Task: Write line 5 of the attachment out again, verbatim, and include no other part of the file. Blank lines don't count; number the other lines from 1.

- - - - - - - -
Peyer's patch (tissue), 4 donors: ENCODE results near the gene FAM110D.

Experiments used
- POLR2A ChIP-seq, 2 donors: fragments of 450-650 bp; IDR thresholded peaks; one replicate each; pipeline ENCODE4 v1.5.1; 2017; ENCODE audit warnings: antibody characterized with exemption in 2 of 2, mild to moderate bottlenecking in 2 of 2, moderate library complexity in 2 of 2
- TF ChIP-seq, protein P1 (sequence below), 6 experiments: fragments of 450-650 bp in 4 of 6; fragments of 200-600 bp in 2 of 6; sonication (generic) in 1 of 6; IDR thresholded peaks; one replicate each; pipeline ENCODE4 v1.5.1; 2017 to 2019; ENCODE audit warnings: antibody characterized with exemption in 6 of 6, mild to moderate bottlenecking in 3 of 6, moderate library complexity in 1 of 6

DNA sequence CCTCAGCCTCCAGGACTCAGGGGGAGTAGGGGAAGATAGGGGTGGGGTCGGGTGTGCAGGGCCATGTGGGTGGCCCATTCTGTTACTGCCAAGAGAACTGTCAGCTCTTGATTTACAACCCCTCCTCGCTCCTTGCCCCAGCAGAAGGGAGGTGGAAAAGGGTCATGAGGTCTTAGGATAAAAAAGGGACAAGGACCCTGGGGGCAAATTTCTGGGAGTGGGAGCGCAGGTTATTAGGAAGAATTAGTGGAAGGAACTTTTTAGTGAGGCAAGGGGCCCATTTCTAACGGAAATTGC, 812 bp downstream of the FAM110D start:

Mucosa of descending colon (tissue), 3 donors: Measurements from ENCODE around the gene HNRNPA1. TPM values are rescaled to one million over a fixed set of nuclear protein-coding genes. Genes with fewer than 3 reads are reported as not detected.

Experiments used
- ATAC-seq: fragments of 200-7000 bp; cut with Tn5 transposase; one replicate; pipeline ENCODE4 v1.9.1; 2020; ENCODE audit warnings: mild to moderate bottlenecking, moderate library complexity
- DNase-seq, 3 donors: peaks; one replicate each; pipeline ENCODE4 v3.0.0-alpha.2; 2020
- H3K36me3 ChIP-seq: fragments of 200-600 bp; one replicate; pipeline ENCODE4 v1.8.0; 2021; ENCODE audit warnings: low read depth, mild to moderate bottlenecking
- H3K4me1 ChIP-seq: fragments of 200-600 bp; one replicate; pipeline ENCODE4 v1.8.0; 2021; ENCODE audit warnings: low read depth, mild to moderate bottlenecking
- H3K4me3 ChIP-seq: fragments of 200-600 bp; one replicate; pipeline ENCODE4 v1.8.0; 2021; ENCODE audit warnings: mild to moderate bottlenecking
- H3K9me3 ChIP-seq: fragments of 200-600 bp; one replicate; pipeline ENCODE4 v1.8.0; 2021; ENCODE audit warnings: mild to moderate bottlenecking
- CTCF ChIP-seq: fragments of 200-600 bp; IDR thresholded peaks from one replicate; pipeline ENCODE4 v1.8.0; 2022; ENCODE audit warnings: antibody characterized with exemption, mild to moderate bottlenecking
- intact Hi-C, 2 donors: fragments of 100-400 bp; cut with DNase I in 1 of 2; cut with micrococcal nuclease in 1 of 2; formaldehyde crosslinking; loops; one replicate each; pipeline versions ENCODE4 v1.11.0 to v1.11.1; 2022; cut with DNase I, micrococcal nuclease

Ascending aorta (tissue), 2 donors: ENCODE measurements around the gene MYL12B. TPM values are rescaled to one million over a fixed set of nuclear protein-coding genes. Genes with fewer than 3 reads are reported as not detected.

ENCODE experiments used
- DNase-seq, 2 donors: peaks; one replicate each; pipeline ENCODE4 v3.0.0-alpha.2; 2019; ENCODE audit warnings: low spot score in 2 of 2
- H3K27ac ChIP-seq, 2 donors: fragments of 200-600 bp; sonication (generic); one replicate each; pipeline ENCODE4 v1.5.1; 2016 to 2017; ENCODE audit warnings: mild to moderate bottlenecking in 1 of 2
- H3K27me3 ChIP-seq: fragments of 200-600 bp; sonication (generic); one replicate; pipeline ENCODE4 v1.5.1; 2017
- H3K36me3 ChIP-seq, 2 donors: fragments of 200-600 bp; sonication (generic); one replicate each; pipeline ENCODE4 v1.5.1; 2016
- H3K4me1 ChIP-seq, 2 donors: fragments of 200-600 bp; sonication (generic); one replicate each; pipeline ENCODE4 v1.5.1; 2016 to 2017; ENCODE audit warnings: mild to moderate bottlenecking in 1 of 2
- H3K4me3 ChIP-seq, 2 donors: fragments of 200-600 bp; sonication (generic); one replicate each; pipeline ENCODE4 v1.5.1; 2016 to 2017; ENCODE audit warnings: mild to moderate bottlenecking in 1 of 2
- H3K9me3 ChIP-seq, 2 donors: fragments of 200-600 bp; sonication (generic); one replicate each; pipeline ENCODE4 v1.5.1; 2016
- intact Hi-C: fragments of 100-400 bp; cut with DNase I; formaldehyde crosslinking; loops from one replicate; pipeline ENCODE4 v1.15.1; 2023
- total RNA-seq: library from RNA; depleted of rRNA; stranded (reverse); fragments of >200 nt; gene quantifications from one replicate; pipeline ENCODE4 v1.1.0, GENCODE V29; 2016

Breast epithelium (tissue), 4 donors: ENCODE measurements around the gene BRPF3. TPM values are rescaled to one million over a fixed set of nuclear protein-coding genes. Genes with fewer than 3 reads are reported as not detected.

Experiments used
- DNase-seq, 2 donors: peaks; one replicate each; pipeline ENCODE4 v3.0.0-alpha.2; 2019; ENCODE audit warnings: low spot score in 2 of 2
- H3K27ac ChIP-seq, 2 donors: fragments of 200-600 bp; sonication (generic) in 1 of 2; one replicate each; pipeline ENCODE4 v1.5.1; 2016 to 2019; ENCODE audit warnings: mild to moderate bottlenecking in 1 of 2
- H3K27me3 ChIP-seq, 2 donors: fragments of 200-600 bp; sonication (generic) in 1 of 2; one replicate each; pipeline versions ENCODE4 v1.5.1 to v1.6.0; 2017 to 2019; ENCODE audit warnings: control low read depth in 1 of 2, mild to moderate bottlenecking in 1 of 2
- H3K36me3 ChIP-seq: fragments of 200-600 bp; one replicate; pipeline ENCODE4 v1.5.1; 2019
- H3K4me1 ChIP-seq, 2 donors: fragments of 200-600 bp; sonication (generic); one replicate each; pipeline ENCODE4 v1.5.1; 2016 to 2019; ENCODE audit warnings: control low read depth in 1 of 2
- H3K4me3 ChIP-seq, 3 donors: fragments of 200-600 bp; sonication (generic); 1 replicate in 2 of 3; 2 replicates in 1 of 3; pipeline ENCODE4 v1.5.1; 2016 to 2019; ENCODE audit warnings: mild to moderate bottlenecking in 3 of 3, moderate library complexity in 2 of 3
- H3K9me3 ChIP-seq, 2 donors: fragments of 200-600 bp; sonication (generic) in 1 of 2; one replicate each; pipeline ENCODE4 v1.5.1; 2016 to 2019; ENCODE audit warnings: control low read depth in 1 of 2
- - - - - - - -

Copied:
DNA sequence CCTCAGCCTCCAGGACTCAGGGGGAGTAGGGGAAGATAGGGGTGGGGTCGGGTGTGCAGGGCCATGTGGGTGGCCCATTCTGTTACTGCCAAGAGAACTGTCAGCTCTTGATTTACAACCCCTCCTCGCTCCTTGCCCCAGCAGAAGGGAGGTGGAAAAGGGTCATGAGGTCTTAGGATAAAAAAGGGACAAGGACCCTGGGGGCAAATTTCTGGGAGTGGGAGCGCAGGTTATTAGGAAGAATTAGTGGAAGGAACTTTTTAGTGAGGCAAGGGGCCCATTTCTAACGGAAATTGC, 812 bp downstream of the FAM110D start: